Wednesday, October 29, 2014

The Knitting Backlog

Anybody out there remember taking pictures on film?  And getting them back from the developer weeks later?  And then throwing them into a box promising you'd put them in albums Real Soon Now?  And opening said box to do it and realizing you haven't been putting this off for 2 or 3 years, or even 4 or 5 years, but more like 18?    Yeah.  Me too.

So, even though it took me the better part of 4 months to get all my vacation pics posted, really, I've improved.  And I love having done it- going back and reading over my old trips and seeing the pictures again brings back all the fun we had.   But the actual doing of it is still subject to some procrastination.  And what do I do when I'm procrastinating?

Read, yep.  Play games, check.  Clean the house...um, well, sometimes.  But mostly I knit.   So there's a whole pile of finished knitting to show off (and really the desire to show it off helps push me to get the other blog stuff done, so it's all good.

I finished (and finally blocked) the Nutkin socks I left behind when I went to Scotland (the ones I started in Scotland haven't moved much- I'm a little socked-out, plus, the yarn is too dark to easily work with in many of my frequent knitting locations.
(Note to self, get a better picture of those.  The new camera and I are still getting to know each other.)

There's the Noro silk garden shawl.  I did some shopping last weekend looking for a shawl pin for it and finally went to Etsy, but it hasn't arrived yet.  This is destined to be a Christmas present (for someone who doesn't read my blog, obviously).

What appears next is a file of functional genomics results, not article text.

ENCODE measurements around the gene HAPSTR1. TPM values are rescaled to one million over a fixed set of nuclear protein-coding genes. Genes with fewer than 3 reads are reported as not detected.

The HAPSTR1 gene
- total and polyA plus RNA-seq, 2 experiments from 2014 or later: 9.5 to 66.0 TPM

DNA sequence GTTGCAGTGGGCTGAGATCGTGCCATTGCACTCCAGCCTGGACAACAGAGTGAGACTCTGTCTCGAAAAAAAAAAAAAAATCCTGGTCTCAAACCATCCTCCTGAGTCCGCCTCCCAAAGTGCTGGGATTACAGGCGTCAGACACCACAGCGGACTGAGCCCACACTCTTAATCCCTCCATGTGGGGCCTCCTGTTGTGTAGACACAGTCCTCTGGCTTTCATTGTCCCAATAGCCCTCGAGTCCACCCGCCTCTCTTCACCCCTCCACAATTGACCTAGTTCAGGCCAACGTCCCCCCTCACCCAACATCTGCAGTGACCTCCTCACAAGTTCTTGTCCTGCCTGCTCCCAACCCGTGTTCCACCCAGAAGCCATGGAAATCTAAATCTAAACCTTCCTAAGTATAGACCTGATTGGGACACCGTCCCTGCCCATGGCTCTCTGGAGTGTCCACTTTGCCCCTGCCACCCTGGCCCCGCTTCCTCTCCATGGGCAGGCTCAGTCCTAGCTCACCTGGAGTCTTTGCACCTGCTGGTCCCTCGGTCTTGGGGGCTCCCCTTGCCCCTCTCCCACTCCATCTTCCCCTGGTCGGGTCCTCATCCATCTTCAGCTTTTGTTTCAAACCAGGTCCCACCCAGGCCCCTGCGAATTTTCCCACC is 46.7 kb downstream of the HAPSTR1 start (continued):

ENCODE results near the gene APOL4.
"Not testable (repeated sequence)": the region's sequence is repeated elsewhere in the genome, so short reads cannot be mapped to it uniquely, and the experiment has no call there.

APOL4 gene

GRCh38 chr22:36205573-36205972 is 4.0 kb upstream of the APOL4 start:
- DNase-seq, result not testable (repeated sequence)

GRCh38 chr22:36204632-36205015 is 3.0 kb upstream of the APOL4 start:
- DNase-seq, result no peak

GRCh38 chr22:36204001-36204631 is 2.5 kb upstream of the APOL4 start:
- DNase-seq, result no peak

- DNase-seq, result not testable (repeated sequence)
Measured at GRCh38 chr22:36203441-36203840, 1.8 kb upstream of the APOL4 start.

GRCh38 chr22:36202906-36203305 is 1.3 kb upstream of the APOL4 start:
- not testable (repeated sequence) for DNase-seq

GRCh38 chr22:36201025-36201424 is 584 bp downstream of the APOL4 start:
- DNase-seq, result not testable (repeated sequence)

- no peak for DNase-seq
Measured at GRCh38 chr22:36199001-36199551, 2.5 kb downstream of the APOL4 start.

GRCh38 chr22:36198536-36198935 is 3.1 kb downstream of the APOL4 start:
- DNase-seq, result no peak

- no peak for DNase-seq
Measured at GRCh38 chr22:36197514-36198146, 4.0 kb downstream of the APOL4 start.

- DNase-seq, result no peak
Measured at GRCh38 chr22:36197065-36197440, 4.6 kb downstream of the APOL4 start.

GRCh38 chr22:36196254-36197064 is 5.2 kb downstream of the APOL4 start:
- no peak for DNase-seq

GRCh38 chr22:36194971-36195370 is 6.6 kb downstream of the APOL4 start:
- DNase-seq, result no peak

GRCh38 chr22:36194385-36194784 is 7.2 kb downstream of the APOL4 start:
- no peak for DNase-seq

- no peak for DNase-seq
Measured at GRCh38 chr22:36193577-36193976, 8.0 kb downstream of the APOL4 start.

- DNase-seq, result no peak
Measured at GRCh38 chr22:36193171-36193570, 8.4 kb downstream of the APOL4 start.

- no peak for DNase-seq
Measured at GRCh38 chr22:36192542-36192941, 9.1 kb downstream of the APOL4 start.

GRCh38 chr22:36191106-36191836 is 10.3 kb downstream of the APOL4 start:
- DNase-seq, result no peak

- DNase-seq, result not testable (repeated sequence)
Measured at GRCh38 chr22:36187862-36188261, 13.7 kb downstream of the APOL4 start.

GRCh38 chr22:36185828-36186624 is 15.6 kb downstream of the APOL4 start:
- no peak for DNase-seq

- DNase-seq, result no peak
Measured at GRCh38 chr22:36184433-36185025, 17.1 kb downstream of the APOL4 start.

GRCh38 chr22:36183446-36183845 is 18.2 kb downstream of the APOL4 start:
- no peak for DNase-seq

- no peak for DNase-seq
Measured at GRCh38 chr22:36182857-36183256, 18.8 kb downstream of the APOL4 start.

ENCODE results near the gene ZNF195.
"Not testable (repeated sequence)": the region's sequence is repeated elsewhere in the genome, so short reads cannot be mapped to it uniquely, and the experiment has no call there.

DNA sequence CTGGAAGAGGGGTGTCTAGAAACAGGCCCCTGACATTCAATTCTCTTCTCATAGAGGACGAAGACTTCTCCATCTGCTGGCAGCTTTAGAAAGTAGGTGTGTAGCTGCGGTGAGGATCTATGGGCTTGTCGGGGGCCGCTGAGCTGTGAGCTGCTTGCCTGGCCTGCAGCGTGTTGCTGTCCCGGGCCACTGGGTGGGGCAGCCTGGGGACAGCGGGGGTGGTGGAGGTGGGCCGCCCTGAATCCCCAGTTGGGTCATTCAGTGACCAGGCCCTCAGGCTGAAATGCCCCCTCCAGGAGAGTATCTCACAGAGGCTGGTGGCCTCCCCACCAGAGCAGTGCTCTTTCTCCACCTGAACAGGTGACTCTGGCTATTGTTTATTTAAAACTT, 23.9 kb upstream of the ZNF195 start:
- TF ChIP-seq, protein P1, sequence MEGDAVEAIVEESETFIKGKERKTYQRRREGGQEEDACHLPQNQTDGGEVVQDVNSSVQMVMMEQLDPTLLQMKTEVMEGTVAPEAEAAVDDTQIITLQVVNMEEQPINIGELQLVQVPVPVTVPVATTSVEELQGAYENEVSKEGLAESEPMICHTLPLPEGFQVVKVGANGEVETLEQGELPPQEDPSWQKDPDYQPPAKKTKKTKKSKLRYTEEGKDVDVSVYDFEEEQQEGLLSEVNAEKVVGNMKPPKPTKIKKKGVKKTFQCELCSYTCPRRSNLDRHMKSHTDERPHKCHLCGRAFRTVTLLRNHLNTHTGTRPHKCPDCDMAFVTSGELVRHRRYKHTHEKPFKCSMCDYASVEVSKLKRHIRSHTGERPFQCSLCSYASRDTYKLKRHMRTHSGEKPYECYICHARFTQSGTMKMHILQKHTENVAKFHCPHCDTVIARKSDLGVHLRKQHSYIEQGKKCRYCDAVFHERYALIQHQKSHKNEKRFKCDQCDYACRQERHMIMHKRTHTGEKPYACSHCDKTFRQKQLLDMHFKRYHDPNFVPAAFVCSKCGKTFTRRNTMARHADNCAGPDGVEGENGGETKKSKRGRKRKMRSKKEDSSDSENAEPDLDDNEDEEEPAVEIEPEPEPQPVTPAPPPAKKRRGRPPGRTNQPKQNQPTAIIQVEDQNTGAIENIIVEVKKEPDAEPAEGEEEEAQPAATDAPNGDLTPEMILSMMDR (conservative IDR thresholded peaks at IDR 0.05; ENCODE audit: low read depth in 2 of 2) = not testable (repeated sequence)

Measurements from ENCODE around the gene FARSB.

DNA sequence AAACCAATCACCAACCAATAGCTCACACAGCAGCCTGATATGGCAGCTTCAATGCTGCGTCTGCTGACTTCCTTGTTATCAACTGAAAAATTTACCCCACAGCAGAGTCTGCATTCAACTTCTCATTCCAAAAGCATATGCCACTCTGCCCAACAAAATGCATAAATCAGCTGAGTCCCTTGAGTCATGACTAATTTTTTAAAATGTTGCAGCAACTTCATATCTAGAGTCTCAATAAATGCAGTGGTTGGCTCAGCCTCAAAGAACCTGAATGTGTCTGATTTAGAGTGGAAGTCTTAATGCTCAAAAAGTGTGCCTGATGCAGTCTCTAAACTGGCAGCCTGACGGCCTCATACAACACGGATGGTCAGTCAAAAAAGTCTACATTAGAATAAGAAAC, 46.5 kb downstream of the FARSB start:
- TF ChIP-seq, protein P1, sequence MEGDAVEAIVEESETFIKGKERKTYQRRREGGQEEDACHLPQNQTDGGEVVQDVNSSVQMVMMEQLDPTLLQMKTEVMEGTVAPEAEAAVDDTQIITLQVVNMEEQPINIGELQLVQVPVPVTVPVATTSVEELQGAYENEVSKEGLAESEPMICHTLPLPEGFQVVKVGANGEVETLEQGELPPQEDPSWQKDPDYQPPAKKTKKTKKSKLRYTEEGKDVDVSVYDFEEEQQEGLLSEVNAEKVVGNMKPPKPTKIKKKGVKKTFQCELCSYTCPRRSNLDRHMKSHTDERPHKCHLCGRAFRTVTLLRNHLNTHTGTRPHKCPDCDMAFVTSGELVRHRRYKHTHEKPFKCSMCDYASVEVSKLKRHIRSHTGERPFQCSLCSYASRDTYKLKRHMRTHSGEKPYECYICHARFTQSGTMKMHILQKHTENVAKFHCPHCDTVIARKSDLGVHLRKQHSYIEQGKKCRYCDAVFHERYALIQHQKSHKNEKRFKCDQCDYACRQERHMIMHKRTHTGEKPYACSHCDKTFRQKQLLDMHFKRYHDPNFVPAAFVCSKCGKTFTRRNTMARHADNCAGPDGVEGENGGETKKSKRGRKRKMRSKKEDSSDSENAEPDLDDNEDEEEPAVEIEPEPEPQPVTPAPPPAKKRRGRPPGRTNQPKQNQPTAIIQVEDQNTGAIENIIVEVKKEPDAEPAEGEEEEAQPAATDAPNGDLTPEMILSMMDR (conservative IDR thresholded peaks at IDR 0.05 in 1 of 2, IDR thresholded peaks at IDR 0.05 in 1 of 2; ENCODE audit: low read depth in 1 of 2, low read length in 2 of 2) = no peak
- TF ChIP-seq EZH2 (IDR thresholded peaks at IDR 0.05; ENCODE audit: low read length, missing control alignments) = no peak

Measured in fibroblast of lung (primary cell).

I even got to use my new blocking pads and wires.  Though I'm definitely going to need a second set of the interlocking blocks- one set barely handles a medium shawl.  And the big slab of styrofoam suffered a cat-astrophic failure and had to be thrown out.

There's the long pastel vest, which I've actually knit the full length of, but it's been waiting for me to make a decision on the edging.  (It looks the same as the last time you saw it, only longer.)  I've made and discarded a zillion plans but I've got to try something.  So, I have picked a pattern.  And will start working on it again Real Soon Now.

There are hats- I wanted to use up the bulky yarn left from the last sweater I made my husband, as it would go quickly and free up some space.   So, the plain hat.

The slouchy hat.

The Thorpe hat.

The Unoriginalish Hat (since the yarn was bulky and not super-bulky I added a pattern repeat and added another half-repetition of the chart by starting halfway through and knitting the half-plus two more chart repeats to get the right length before doing the decreases).

And I'm finally out of that yarn.

Next, I had this giant skein of angora-like novelty yarn.  I tried a couple of things, but nothing seemed to suit it until one of my knitting group suggested big, big needles.  No, even bigger needles.  So- this may be the first plain garter stitch scarf I've ever made.  I actually wound up kind of liking it, though it's not really my style, so it's going into the gift bin.

Then my husband and I settled in to watch the new Ken Burns miniseries on the Roosevelts- fabulous! Great stuff.  I needed simple knitting for that, so I made some mittens.